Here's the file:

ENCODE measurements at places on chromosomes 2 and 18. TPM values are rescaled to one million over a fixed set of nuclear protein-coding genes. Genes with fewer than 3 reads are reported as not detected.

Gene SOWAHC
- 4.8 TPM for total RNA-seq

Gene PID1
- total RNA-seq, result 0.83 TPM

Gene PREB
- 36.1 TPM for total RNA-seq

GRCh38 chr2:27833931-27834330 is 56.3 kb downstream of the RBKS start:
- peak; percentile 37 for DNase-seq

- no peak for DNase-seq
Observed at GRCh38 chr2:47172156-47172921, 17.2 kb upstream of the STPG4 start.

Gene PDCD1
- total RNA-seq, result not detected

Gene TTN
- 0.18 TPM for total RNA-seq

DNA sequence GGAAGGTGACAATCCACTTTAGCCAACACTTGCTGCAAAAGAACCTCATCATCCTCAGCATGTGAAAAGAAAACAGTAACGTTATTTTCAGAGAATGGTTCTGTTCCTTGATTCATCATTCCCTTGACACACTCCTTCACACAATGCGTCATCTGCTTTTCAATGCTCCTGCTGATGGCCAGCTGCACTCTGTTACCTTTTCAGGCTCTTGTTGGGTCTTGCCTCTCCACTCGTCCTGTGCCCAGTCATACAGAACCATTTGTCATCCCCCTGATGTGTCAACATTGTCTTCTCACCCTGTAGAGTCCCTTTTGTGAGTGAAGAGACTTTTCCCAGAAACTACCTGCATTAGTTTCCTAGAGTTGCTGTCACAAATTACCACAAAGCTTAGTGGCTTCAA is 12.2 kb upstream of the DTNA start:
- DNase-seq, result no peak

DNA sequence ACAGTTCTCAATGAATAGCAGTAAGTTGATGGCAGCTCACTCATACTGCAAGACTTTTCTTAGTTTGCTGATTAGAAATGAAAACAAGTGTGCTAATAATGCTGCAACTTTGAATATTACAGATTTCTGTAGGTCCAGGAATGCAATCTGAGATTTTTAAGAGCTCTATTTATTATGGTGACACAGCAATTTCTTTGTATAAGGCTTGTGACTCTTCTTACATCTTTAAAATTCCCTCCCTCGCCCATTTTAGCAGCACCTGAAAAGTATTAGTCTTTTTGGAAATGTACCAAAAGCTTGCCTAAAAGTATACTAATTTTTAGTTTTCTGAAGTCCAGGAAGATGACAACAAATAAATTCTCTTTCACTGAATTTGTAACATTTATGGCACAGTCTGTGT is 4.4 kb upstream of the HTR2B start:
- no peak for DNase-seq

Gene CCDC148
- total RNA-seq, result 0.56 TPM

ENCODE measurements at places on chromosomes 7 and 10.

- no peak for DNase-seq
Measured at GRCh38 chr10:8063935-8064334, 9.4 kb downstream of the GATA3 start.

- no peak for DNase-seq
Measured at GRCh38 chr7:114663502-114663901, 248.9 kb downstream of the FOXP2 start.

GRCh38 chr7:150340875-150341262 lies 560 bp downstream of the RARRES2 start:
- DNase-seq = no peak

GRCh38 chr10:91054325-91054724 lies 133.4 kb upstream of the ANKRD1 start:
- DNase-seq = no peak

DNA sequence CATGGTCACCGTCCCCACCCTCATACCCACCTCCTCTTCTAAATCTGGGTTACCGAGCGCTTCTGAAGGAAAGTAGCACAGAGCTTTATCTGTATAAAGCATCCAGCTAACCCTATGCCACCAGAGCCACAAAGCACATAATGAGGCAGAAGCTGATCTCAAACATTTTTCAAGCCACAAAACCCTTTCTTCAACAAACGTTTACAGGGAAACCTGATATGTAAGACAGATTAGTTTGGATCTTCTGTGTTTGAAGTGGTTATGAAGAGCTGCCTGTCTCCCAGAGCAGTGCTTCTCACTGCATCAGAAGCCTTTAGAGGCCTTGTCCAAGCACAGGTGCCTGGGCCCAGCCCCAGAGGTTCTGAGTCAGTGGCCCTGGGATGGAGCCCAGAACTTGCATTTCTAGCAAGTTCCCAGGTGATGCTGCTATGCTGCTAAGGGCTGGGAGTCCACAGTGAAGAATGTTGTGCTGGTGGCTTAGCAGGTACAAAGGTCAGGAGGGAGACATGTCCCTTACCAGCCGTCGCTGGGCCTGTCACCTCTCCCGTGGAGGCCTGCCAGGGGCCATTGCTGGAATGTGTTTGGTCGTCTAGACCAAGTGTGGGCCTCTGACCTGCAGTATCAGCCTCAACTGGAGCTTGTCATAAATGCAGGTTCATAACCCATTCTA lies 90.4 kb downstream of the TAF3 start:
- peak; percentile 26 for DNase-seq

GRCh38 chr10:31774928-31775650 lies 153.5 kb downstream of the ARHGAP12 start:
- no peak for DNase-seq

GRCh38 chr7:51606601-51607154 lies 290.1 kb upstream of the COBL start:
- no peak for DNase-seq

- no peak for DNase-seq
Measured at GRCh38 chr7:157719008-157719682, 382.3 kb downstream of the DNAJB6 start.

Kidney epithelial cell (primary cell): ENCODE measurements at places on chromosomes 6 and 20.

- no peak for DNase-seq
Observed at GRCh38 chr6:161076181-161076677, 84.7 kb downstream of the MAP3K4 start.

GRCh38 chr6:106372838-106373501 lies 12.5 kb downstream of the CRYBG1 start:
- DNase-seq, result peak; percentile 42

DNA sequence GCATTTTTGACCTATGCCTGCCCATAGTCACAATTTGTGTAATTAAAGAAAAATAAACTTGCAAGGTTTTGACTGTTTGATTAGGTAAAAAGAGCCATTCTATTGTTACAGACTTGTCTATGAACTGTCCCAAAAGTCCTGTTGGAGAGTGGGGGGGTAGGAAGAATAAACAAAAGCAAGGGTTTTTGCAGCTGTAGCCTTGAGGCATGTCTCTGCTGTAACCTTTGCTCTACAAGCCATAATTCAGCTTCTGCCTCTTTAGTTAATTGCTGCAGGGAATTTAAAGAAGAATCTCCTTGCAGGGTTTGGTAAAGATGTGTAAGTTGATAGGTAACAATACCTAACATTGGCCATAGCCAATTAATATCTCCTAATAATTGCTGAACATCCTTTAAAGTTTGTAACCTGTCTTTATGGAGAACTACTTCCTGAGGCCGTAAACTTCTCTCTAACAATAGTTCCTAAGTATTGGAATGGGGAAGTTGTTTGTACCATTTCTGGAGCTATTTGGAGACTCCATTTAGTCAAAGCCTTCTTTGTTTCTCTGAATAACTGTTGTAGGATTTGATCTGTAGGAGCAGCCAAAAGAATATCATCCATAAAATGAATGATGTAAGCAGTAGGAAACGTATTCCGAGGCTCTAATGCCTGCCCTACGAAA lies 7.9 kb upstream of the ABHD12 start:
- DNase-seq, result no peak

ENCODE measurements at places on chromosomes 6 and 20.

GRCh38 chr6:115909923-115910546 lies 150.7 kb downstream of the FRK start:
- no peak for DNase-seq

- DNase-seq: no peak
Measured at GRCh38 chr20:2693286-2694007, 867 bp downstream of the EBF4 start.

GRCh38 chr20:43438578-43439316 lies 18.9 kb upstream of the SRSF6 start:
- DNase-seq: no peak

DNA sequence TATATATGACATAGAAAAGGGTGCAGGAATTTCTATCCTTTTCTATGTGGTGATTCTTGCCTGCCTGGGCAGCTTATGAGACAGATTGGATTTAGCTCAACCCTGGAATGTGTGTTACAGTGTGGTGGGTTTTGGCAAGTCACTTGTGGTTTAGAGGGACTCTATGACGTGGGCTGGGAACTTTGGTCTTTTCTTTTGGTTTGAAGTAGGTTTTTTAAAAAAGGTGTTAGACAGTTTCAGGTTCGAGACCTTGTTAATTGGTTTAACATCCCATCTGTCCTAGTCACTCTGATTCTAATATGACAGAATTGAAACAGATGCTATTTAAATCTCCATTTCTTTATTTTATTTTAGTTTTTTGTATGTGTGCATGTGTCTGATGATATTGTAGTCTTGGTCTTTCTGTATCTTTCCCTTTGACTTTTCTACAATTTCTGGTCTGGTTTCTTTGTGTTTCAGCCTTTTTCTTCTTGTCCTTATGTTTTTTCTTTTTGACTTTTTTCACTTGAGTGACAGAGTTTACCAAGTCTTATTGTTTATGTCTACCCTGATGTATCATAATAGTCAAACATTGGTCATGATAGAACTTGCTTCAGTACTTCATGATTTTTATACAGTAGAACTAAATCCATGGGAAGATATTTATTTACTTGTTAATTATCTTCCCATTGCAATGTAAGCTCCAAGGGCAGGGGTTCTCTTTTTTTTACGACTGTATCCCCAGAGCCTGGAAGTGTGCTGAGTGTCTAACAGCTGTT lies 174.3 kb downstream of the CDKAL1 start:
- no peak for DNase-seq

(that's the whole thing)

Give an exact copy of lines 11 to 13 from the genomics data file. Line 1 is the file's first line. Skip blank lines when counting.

Observed at GRCh38 chr2:47172156-47172921, 17.2 kb upstream of the STPG4 start.

Gene PDCD1
- total RNA-seq, result not detected